Security access controls for a web application act as digital barriers to users that only allow access to specific pages or sections of the website that have been deemed necessary for that user. For instance, the administrators of your eCommerce solution must be able to add new products or marketing promotional campaigns; these functions should not be available for other types of users.


Broken or misconfigured access controls allow bad actors to bypass authorization and perform actions that should be prohibited. Such actions may include changing or deleting data, altering access rights, and so on. Broken access control is often caused by missing or non-functioning control and restrictions, and by misconfigured policies. The least privilege principles are often not applied when broken access control is discovered, and often unneeded services, legacy functionalities, open ports, and dormant accounts are also to blame.


Keep your eCommerce solution safe by monitoring the activities on your website and server so you have a clear picture of who is logging in, and what they are doing during that time. Implement a least privileged approach, meaning that each user level is allowed the lowest possible level of access required to perform their duties. Ensure that user accounts that are no longer needed nor active are deleted promptly. Disable any access points that are not needed currently, and disable unnecessary services associated with your servers.


Security Misconfiguration

Security controls are meant to safeguard your web shop; unfortunately, when they are improperly implemented with errors, they give rise to security misconfigurations. These can include verbose error messages, legacy software, misconfigured HTTP headers, utilizing debug mode in the course of development, partial configurations, using default settings, unused pages, and more.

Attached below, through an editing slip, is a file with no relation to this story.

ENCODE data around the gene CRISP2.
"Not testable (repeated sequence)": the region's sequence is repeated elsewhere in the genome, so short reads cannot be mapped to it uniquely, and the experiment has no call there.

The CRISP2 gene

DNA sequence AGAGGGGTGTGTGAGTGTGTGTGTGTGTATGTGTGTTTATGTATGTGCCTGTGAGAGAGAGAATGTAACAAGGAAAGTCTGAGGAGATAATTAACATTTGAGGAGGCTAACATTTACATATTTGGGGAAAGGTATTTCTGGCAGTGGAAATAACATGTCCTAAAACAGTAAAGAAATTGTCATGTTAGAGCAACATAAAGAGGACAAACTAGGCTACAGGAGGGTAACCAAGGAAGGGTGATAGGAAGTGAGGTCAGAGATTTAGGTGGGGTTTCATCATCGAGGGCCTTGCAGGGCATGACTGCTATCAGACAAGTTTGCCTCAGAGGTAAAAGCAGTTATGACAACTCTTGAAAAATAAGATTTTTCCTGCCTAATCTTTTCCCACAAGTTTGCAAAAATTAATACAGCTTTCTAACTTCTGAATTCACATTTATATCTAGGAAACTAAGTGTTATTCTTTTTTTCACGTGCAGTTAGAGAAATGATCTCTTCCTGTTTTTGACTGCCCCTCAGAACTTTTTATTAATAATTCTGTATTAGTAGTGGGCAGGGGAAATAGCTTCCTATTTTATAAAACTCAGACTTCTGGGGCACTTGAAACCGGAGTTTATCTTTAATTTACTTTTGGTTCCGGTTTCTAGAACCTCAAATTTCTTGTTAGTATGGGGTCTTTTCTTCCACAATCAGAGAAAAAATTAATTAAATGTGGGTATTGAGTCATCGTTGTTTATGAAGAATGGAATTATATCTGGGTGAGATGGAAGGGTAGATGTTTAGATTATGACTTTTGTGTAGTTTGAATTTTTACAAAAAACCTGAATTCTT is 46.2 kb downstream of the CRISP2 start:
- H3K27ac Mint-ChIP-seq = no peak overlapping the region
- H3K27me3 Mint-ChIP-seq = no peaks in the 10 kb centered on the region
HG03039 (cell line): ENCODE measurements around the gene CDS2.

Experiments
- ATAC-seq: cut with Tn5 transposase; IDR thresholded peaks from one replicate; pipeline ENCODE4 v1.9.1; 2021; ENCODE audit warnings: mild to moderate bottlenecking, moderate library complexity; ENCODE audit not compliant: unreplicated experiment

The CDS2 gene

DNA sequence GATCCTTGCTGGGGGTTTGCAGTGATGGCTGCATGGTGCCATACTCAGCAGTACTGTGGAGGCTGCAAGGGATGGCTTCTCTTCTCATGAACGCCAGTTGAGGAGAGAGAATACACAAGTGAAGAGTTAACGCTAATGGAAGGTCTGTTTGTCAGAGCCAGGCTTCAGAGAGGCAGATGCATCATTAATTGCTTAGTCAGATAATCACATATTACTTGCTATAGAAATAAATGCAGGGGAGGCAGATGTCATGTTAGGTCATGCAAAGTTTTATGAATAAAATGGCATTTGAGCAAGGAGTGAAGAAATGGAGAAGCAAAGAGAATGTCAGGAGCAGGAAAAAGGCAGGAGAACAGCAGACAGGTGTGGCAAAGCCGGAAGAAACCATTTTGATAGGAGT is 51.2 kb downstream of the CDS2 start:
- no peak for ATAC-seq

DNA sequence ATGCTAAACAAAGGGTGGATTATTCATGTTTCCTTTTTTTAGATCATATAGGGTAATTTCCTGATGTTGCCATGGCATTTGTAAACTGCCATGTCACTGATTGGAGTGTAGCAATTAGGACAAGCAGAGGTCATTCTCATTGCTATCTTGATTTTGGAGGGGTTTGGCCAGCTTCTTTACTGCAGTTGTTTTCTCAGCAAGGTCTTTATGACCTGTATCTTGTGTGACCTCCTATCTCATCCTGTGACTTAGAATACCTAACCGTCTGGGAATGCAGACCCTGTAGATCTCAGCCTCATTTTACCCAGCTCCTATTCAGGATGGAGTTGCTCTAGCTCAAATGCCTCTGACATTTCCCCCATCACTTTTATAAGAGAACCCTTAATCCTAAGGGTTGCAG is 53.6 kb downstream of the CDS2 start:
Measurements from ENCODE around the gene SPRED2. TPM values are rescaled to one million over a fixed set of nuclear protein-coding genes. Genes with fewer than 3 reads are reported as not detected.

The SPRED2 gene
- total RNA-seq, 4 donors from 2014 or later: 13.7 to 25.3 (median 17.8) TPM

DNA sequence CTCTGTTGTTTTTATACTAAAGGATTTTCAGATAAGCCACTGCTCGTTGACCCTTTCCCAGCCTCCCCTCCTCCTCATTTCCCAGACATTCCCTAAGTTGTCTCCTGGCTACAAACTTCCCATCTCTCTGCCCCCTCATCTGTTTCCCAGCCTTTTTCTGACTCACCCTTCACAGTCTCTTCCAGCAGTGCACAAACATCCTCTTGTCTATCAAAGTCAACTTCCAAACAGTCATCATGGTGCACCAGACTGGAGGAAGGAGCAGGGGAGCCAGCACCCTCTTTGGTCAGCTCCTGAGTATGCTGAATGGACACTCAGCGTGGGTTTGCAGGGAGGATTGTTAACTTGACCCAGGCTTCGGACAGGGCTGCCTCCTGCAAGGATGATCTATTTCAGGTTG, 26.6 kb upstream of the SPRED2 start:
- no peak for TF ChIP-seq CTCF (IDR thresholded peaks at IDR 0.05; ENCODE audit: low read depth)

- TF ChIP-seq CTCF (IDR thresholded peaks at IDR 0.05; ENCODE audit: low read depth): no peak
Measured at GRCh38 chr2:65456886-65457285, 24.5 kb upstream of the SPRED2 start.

Security misconfiguration is most often caused by human error, the usage of default settings and configurations, and poor temporary configurations. Weak gateways in the application are another common cause.


Security misconfigurations can be found almost anywhere, such as databases, servers, containers, and devices linked to your network. Implement best practice when it comes to configuration, such as utilizing templates to launch test, development and production environments that are preconfigured to the security standards of your business. Remove any features or services that are not needed or in use by your platform. Use segmented application architectures which significantly decrease the possibility of a misconfigured element, and manage a library of sufficiently configured container images. Monitor your applications, cloud resources and servers routinely for security misconfigurations and immediately rectify any apparent issues with the help of automated workflow.


Cross-Site Scripting (XSS)

Bad actors utilize XSS vulnerabilities to inject malicious client-side JavaScript or HTML scripts into your application. Once the malicious code is in place, the bad actor uses the application to transmit the payload to their victims. XSS vulnerabilities allow bad actors to redirect users to different websites, hijack web sessions, and even deface websites.


Insecure coding practices, and unvalidated and un-sanitized user inputs and/or user-generated content are often the likely weaknesses that lead to cross-site scripting.